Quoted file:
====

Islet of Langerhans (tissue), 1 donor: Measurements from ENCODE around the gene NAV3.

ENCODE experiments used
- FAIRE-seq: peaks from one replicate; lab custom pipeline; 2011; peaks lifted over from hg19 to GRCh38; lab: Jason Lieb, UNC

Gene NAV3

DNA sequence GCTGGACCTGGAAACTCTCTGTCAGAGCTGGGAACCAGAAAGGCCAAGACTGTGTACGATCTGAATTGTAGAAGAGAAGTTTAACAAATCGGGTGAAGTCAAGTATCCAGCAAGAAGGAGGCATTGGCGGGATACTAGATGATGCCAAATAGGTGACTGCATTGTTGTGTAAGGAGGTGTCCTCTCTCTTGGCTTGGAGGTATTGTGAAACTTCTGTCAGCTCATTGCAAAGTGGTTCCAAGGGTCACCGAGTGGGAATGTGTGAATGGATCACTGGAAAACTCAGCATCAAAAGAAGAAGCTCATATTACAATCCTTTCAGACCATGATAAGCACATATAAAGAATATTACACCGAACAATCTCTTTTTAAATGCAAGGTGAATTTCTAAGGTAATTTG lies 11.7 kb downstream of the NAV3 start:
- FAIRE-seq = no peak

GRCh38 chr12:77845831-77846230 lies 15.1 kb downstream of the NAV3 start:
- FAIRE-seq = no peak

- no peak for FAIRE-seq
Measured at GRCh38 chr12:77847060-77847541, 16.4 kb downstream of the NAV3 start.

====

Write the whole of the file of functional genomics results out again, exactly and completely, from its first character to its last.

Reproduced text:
Islet of Langerhans (tissue), 1 donor: Measurements from ENCODE around the gene NAV3.

ENCODE experiments used
- FAIRE-seq: peaks from one replicate; lab custom pipeline; 2011; peaks lifted over from hg19 to GRCh38; lab: Jason Lieb, UNC

Gene NAV3

DNA sequence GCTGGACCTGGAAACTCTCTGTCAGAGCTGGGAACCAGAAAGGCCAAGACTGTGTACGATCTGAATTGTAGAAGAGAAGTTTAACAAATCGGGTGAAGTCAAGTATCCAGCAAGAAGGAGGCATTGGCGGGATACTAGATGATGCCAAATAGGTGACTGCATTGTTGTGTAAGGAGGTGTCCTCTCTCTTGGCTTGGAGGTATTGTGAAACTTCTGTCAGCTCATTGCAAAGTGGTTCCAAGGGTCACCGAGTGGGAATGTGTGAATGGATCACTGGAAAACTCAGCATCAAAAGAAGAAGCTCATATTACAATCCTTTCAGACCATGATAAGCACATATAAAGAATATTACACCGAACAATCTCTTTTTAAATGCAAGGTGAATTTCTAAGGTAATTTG lies 11.7 kb downstream of the NAV3 start:
- FAIRE-seq = no peak

GRCh38 chr12:77845831-77846230 lies 15.1 kb downstream of the NAV3 start:
- FAIRE-seq = no peak

- no peak for FAIRE-seq
Measured at GRCh38 chr12:77847060-77847541, 16.4 kb downstream of the NAV3 start.